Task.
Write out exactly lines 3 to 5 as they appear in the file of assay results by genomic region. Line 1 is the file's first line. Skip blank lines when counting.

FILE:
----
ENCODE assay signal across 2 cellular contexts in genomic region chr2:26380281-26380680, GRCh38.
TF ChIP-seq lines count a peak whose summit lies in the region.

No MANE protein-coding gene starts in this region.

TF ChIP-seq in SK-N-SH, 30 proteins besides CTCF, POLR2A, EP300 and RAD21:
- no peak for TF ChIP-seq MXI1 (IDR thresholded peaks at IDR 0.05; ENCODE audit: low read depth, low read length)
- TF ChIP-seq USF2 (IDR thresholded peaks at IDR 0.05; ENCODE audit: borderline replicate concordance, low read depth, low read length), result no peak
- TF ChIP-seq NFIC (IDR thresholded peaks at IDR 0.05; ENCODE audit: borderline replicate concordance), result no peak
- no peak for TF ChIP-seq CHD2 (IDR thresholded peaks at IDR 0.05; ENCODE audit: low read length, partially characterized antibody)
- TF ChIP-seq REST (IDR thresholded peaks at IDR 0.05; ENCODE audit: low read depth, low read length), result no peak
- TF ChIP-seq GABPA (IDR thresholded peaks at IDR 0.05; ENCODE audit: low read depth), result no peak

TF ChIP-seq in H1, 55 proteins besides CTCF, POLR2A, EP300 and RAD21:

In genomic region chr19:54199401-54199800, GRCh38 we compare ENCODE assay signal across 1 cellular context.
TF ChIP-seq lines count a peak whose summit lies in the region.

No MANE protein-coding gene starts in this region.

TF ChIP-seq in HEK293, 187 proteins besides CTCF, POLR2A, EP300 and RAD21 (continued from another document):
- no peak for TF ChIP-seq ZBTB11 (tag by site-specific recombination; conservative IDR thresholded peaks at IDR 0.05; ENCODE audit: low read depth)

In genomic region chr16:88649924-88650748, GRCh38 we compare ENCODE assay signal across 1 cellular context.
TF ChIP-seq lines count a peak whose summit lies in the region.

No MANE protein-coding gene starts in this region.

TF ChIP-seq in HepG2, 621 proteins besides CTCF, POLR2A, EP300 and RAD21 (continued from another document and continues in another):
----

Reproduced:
No MANE protein-coding gene starts in this region.

TF ChIP-seq in SK-N-SH, 30 proteins besides CTCF, POLR2A, EP300 and RAD21:
- no peak for TF ChIP-seq MXI1 (IDR thresholded peaks at IDR 0.05; ENCODE audit: low read depth, low read length)